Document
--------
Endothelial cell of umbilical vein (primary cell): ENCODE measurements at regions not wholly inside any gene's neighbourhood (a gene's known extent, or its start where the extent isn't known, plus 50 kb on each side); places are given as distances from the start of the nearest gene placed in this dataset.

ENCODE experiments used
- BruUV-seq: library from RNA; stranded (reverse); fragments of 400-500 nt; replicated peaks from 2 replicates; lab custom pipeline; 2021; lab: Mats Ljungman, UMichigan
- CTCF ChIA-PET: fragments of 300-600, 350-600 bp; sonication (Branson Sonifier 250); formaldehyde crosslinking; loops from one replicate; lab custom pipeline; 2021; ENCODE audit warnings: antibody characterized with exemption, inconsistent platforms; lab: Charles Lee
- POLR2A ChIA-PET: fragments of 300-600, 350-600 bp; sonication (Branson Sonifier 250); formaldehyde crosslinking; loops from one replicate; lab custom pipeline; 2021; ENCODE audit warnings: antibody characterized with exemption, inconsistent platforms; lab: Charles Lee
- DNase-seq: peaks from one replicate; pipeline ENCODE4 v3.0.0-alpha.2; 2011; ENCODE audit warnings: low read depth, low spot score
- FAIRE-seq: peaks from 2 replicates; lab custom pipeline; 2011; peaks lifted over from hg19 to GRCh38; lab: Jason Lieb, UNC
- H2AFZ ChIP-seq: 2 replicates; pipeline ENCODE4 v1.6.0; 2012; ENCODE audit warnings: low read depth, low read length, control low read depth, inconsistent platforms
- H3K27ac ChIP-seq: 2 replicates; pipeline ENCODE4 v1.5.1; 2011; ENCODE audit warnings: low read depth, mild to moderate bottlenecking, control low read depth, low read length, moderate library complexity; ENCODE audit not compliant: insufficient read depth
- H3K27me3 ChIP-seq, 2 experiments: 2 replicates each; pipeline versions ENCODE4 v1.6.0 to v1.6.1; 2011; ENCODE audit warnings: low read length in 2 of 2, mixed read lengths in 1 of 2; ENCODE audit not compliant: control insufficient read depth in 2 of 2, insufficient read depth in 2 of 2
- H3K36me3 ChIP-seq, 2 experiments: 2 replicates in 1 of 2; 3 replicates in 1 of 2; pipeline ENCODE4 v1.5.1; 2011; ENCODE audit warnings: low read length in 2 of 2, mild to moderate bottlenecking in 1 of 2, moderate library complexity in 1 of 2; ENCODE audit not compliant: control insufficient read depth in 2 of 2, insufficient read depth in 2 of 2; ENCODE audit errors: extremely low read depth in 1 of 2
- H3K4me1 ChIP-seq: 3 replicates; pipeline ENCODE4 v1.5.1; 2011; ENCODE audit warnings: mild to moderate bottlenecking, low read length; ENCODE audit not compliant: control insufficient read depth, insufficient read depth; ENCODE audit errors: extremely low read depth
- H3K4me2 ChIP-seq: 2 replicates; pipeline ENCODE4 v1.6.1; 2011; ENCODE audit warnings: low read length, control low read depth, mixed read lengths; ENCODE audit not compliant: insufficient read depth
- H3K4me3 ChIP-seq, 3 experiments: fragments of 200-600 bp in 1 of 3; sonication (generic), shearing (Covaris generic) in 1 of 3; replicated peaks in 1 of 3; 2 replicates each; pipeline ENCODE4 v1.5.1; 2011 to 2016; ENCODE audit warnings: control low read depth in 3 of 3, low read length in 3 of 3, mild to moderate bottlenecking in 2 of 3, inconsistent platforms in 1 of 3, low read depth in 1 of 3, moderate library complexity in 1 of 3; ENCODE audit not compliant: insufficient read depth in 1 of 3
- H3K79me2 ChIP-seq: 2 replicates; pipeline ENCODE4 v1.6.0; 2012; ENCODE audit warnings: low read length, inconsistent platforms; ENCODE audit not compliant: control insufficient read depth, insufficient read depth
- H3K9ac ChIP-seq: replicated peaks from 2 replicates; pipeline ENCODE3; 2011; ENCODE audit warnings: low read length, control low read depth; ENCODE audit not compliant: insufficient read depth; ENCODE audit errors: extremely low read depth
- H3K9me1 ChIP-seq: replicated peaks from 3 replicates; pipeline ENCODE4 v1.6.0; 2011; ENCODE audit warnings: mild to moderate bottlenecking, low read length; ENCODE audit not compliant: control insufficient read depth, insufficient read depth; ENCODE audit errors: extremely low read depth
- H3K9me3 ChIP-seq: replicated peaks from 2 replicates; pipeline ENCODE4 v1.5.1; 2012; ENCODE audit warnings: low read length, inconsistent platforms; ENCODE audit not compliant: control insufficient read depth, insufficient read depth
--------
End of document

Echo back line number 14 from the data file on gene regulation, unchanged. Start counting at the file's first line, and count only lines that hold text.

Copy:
- H3K4me3 ChIP-seq, 3 experiments: fragments of 200-600 bp in 1 of 3; sonication (generic), shearing (Covaris generic) in 1 of 3; replicated peaks in 1 of 3; 2 replicates each; pipeline ENCODE4 v1.5.1; 2011 to 2016; ENCODE audit warnings: control low read depth in 3 of 3, low read length in 3 of 3, mild to moderate bottlenecking in 2 of 3, inconsistent platforms in 1 of 3, low read depth in 1 of 3, moderate library complexity in 1 of 3; ENCODE audit not compliant: insufficient read depth in 1 of 3